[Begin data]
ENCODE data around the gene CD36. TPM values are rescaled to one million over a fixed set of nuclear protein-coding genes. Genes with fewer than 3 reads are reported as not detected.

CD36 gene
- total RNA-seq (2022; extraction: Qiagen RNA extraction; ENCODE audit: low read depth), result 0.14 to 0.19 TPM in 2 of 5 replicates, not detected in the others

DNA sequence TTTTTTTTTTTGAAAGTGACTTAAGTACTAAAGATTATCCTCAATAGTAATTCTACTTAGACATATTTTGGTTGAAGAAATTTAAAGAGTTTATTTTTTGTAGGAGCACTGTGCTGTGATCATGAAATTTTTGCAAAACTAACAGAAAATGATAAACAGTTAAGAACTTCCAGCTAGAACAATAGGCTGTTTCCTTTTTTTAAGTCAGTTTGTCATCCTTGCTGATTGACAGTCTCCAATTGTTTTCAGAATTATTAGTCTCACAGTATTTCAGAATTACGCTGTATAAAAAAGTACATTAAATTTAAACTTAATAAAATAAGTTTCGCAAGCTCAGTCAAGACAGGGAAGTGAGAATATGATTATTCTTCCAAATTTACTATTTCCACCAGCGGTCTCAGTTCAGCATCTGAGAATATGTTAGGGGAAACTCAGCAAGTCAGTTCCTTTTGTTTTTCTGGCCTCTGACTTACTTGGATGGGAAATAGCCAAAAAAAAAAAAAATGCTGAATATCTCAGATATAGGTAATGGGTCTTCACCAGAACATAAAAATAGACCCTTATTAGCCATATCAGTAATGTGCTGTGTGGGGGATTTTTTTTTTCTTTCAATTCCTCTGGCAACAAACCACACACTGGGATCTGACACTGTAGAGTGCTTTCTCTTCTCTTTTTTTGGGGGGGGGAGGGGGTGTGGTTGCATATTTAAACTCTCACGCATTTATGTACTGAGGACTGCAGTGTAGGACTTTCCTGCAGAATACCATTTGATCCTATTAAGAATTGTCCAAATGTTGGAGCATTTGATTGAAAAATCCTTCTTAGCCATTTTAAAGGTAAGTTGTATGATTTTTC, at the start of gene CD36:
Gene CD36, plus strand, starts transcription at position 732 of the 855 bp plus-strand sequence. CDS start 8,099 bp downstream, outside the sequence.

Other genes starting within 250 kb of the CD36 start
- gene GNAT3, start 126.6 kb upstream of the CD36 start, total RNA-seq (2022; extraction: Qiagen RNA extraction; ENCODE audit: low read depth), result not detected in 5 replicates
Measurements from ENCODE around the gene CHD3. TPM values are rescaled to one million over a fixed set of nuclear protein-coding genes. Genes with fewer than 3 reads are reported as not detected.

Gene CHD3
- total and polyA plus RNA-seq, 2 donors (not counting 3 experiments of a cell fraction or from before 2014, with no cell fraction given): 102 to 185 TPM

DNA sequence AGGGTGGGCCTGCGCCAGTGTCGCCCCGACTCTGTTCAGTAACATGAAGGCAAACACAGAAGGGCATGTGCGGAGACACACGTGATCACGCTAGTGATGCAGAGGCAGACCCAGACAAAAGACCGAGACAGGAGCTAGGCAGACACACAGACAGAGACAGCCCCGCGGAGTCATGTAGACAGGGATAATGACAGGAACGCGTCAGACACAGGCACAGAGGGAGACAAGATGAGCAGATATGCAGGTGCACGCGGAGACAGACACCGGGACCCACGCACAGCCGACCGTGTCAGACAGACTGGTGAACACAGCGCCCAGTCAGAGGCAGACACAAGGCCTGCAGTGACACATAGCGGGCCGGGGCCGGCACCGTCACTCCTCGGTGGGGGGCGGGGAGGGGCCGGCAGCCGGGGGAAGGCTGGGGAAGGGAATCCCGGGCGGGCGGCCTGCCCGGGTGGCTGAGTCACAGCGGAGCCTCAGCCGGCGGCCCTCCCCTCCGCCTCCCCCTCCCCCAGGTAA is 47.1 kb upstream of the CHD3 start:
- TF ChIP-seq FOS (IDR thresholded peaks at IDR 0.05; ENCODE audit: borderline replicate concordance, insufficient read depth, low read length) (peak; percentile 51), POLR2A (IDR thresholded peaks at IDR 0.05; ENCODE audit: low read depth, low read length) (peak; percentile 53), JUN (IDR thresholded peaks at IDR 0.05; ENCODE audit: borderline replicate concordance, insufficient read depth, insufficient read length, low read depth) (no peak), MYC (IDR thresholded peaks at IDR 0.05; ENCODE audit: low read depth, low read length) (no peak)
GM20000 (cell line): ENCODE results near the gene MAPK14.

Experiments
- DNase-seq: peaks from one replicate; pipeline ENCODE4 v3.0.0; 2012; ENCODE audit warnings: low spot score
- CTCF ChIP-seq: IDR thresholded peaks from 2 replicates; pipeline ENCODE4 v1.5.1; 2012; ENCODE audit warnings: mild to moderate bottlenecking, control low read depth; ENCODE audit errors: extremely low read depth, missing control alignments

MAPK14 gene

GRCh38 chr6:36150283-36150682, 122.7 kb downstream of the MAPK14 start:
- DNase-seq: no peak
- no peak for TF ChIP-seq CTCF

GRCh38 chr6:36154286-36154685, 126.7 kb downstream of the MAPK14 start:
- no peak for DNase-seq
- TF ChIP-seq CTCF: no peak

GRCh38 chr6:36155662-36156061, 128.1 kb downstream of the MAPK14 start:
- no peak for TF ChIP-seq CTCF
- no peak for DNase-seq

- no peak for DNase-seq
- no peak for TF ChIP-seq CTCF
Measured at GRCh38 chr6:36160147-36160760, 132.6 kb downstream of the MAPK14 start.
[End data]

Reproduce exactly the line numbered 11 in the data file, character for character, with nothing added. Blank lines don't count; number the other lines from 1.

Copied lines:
DNA sequence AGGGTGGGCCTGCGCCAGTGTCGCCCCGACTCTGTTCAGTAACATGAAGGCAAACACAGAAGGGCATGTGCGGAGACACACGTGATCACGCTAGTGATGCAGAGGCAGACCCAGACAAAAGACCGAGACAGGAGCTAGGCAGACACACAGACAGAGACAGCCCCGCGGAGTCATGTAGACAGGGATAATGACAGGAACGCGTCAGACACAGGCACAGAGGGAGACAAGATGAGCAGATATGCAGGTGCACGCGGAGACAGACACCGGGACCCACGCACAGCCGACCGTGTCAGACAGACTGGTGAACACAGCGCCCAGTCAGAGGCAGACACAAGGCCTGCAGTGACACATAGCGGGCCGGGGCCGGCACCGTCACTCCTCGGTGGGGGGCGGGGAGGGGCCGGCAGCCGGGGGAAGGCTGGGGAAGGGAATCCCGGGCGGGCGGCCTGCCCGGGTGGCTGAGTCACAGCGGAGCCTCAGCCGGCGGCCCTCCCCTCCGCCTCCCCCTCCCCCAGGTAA is 47.1 kb upstream of the CHD3 start: